In Hindsight

  • During the second week of July, the Security Council struggled to re-authorise the Syria cross-border humanitarian aid delivery mechanism, which was set to expire at midnight on Friday, 10 July. Only after four draft resolutions failed to be adopted did the Council finally reach agreement. The process that eventually led to the adoption of resolution 2533 was acrimonious and not only resulted in the Council’s re-authorising just a single border crossing—thus reducing the UN’s capacity to deliver humanitarian assistance to Syria’s north-west—but also laid bare the Council’s deep divisions over Syria. Russia and China vetoed two resolutions in the course of the week, and two Russian-sponsored texts failed to reach enough votes to pass. The challenge of the week’s negotiations and multiple failed votes was exacerbated by the way the Council has had to work during the COVID-19 pandemic, with a written voting procedure and lack of in-person meetings. 

  • It has not been business as usual for the Security Council in the first six months of 2020. Since mid-March, the suspension of in-person Council meetings has required unexpected decisions and drastic changes. The restrictions on conducting its business in the Council chamber have pushed the body to find new ways to carry...

  • Recent years have seen the emergence of a much more active Peacebuilding Commission (PBC), an intergovernmental advisory body to the UN’s main organs created in 2005 to maintain attention to post-conflict countries. This includes increased engagement with the Security...

  • For nearly two weeks following its last pre-COVID-19 formal meeting on 12 March, the Security Council became invisible and—in the eyes of the general public and fellow UN members—appeared to be idle. A new programme of work was posted on the Council’s website on 16 March, with that week’s meetings cancelled but retaining those for the weeks of 23 and 30 March. The subsequent versions of the programme of work listed fewer and fewer meetings, and the last one, posted on 27 March, showed no meetings between 12 and 31 March.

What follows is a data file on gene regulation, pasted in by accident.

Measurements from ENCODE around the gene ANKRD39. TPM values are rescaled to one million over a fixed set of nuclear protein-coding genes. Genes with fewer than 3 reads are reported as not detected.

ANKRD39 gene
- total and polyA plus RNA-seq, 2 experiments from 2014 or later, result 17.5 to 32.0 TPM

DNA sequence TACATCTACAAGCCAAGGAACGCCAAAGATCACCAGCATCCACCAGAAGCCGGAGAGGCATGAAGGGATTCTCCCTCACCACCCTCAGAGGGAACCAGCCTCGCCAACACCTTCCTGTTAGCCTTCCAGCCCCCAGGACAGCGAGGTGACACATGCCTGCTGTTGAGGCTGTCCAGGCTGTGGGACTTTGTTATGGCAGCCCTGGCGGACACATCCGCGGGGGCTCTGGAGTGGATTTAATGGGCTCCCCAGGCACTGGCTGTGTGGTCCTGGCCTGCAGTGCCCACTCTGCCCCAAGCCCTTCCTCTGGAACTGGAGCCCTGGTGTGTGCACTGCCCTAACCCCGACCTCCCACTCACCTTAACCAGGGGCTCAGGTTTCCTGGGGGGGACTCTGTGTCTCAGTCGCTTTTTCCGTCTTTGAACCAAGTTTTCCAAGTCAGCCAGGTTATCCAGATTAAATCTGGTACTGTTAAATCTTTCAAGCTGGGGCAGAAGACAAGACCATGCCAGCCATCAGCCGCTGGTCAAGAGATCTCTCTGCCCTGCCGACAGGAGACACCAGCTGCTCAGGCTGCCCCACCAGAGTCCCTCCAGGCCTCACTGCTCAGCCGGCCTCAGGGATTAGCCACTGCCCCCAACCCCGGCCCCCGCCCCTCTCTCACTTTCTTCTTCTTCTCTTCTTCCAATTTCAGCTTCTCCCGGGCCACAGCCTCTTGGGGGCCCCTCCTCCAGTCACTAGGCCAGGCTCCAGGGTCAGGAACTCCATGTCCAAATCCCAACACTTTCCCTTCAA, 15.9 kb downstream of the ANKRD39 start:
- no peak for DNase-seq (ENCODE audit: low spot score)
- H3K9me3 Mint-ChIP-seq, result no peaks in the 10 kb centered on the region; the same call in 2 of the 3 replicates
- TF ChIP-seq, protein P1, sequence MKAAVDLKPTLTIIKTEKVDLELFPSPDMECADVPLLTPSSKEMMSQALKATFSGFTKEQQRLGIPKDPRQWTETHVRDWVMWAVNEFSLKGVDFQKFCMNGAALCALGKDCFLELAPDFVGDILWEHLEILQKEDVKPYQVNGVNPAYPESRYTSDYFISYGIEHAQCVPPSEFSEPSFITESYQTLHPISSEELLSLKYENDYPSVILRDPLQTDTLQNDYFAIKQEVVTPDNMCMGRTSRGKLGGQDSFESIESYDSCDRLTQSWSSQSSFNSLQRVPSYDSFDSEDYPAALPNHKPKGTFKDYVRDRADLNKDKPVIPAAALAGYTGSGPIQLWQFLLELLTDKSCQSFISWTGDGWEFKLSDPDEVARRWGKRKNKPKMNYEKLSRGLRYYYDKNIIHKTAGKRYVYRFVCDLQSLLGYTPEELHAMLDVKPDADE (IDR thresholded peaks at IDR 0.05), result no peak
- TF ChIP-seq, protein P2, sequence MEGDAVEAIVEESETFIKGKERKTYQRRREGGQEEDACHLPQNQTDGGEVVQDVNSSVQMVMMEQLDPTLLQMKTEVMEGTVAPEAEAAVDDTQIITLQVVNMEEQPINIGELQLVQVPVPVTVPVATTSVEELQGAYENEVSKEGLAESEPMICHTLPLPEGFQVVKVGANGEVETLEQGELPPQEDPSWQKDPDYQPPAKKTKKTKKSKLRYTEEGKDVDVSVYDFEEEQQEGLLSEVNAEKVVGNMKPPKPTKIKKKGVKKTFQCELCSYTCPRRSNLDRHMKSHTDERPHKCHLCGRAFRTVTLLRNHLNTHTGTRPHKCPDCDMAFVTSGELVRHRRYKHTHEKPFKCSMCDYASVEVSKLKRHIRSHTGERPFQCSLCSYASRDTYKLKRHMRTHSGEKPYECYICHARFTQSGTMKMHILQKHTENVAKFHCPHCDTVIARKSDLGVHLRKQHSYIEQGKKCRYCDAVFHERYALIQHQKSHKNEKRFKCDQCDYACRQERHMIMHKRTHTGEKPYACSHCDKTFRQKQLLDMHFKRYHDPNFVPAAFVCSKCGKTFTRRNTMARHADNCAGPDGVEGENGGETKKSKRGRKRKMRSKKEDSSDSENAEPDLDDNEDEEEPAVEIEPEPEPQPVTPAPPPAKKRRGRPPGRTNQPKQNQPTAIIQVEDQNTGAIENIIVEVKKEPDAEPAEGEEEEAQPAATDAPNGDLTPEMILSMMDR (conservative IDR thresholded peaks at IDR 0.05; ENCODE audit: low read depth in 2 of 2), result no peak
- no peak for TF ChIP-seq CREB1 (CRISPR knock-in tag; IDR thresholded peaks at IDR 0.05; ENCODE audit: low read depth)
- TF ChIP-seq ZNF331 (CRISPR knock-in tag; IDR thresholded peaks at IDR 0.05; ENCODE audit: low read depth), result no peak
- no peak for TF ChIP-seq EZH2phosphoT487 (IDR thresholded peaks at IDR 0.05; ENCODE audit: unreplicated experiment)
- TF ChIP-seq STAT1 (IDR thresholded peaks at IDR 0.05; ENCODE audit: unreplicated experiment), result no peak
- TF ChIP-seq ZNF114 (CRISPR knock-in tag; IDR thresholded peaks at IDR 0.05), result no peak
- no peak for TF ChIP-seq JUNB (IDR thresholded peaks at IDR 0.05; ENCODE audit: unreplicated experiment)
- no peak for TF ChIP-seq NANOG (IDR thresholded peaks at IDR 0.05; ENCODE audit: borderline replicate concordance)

• Ahead of this year’s 20th anniversary of Security Council resolution 1325, the inaugural resolution on women, peace and security of 31 October 2000, a closer look at the current state of the agenda is warranted: is the agenda regressing, progressing...

  • Among the Security Council’s ten elected members, the three African states—currently Niger, South Africa and Tunisia—constitute a group with some unique features that translate into how these countries work within the Council. They come from the continent whose conflicts have occupied between half to three-quarters of the Council’s time during each of the past 25 years, and that hosts most of the Council’s mandated peace operations. The three states from the continent have also (with the exception of Morocco until 2017) all been members of the same regional organisation, the African Union (AU), and prior to that, its predecessor, the Organization of African Unity (OAU).

  • In 2019, geopolitical tensions continued to be reflected in Council action. Difficult and protracted negotiations were the norm, with pushback on previously agreed language from past resolutions.

  • The world’s first electronic computer, ENIAC (Electronic Numerical Integrator and Computer), was completed in 1945, the year the United Nations was created. ENIAC’s applications were military: it was financed by the US Army. Nearly 75 years later, technology has vast reach and destabilising potential: a recent United Nations University report says that the combination of artificial intelligence (AI) and other powerful dual-use technologies places the world at “a time of technological rupture with implications for large-scale crisis prevention”. There are innumerable life-improving applications, but a far-reaching dark side.